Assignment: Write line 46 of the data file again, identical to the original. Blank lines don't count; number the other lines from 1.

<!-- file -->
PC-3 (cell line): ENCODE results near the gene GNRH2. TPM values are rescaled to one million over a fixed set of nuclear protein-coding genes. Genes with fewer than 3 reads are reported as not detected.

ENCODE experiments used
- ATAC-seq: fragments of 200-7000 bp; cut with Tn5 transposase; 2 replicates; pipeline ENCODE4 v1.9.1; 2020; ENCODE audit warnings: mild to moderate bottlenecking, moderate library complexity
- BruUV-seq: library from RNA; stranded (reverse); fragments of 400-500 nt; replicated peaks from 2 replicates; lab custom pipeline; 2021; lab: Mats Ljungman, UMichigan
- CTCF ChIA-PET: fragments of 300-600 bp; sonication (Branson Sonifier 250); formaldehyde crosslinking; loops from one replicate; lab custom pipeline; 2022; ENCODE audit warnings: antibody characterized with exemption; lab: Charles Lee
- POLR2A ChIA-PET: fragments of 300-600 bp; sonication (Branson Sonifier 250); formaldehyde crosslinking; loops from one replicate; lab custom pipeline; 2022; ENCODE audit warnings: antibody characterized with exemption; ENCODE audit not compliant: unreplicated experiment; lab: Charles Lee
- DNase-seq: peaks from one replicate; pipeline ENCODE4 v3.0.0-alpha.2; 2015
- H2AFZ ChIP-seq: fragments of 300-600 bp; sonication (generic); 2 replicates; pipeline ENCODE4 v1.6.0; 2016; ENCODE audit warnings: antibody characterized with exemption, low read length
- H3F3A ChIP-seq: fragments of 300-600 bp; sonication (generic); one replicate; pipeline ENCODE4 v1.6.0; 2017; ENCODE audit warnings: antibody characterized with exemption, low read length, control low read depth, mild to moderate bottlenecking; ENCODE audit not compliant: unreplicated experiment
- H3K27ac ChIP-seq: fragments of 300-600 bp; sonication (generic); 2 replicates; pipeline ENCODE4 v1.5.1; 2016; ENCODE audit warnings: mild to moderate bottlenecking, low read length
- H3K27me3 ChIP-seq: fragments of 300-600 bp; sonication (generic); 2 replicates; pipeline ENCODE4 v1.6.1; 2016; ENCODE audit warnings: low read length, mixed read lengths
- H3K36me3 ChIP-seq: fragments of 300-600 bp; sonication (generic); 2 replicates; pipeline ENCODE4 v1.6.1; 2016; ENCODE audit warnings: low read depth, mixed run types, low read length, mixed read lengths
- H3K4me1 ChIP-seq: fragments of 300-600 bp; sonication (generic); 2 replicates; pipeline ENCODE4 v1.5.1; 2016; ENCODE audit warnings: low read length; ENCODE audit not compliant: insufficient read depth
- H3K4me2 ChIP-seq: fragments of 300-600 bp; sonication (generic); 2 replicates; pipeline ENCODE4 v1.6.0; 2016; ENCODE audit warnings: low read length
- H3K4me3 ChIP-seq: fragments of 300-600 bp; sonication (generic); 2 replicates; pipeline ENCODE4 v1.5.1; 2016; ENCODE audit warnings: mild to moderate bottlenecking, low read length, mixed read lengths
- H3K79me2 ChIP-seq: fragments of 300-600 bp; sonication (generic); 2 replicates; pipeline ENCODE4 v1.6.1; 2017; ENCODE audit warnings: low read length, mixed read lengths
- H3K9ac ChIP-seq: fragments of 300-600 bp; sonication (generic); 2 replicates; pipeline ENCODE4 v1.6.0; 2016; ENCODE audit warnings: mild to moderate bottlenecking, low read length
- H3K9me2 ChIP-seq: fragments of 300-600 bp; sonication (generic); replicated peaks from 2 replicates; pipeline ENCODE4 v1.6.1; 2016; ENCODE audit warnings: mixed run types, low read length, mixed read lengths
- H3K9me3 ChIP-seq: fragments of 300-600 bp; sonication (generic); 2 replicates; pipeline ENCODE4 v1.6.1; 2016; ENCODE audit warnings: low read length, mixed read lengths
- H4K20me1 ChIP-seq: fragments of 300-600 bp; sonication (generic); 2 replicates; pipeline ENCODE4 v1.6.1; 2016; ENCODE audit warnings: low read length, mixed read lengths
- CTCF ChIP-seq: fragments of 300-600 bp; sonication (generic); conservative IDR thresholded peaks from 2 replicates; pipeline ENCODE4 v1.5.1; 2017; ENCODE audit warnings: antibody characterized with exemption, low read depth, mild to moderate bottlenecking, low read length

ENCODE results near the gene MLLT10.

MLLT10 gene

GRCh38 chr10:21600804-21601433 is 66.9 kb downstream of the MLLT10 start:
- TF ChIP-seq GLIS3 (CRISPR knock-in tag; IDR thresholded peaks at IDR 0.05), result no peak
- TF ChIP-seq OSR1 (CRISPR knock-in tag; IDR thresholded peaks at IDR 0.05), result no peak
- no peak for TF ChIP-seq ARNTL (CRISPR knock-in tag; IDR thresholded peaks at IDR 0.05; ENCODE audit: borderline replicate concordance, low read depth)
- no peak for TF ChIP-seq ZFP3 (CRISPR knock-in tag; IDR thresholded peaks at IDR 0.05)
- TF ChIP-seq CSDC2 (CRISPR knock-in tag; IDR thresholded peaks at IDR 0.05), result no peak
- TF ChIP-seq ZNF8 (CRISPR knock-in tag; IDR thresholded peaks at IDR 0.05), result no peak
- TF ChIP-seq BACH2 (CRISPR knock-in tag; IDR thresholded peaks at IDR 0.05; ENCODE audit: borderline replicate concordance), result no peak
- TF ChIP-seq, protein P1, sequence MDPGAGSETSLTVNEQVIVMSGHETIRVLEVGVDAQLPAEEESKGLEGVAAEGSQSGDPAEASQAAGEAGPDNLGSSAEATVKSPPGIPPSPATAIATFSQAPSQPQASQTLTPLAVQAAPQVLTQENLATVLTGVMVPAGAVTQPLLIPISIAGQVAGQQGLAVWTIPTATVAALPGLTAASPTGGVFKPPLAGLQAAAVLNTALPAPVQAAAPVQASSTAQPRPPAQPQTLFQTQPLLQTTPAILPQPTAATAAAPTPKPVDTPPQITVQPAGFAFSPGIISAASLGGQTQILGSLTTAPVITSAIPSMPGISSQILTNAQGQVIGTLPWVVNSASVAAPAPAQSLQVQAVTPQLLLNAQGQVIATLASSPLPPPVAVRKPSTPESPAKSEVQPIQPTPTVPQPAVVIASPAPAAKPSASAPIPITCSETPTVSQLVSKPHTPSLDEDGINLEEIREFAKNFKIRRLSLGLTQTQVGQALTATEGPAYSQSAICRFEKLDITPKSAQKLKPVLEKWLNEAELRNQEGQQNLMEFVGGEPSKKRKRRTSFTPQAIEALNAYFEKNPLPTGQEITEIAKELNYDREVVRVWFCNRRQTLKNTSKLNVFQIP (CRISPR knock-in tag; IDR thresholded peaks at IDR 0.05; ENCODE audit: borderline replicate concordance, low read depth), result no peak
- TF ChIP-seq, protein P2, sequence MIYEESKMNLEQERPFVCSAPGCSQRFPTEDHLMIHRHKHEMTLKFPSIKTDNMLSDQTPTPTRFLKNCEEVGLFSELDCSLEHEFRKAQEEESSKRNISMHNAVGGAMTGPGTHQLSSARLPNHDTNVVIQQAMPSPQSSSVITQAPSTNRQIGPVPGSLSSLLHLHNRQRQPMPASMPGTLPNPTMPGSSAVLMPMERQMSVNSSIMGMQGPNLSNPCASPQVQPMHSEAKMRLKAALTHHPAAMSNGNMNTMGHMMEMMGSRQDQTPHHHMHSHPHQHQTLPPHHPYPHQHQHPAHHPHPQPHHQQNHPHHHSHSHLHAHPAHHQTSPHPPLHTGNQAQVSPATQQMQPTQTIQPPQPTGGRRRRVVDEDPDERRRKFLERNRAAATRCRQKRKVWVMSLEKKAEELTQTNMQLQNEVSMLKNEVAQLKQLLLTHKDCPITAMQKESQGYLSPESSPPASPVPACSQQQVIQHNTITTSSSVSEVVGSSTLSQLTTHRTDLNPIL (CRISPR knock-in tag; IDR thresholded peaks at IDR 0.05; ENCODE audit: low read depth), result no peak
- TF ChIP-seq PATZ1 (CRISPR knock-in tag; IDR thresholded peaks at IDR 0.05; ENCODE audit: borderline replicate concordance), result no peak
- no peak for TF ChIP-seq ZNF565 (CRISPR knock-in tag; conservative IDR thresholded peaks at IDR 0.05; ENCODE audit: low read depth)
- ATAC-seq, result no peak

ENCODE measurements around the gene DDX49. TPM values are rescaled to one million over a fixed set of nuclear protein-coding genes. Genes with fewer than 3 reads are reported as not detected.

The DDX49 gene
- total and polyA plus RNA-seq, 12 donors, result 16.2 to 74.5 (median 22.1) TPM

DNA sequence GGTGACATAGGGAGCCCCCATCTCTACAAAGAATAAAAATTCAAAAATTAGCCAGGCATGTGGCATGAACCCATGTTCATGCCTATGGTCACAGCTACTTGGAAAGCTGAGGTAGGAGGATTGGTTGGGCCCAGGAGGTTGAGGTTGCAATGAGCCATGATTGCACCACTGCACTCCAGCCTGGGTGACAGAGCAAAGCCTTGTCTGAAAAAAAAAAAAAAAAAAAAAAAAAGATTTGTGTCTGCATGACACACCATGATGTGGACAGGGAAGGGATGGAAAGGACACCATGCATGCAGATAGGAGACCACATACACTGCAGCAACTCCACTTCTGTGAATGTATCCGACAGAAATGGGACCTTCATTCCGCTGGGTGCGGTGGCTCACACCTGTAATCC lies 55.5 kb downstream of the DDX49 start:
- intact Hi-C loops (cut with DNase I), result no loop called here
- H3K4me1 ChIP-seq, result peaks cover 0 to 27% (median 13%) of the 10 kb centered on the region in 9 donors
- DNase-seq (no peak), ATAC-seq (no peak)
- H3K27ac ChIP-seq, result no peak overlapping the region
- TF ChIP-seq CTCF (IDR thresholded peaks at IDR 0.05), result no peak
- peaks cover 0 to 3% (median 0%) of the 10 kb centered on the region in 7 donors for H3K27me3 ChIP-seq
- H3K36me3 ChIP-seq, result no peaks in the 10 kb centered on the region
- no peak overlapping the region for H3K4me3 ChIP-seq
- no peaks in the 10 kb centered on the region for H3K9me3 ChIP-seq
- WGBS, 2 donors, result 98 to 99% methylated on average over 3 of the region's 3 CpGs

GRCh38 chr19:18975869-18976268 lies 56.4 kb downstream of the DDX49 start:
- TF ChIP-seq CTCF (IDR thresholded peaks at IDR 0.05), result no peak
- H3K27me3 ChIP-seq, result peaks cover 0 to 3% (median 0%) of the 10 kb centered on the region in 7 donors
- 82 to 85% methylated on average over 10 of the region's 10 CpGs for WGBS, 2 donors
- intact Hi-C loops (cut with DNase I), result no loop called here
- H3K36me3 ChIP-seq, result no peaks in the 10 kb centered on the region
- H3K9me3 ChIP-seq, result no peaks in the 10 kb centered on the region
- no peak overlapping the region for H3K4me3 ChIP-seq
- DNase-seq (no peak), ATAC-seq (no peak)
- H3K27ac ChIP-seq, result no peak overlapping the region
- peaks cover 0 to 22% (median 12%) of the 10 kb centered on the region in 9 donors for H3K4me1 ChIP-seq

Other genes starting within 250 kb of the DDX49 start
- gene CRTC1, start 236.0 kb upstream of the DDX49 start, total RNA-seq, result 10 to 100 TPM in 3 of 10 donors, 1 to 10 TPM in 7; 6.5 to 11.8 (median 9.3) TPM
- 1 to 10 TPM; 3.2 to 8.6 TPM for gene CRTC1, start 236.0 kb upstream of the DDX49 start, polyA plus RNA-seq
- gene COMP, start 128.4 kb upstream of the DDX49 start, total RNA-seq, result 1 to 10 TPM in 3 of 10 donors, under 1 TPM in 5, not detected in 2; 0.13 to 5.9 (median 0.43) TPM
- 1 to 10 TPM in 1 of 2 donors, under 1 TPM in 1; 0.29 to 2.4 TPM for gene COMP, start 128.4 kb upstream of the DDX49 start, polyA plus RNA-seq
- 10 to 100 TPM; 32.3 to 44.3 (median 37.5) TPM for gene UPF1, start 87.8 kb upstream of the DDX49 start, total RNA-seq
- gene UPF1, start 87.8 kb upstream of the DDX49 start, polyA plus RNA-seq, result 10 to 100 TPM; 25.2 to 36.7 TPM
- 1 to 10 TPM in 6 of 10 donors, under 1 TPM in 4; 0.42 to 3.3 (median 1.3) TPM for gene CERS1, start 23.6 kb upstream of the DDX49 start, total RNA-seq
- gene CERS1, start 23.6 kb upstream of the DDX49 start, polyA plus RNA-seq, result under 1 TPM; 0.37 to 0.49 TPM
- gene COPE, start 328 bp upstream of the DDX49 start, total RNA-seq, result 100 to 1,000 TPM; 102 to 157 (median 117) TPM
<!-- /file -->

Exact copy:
- peaks cover 0 to 3% (median 0%) of the 10 kb centered on the region in 7 donors for H3K27me3 ChIP-seq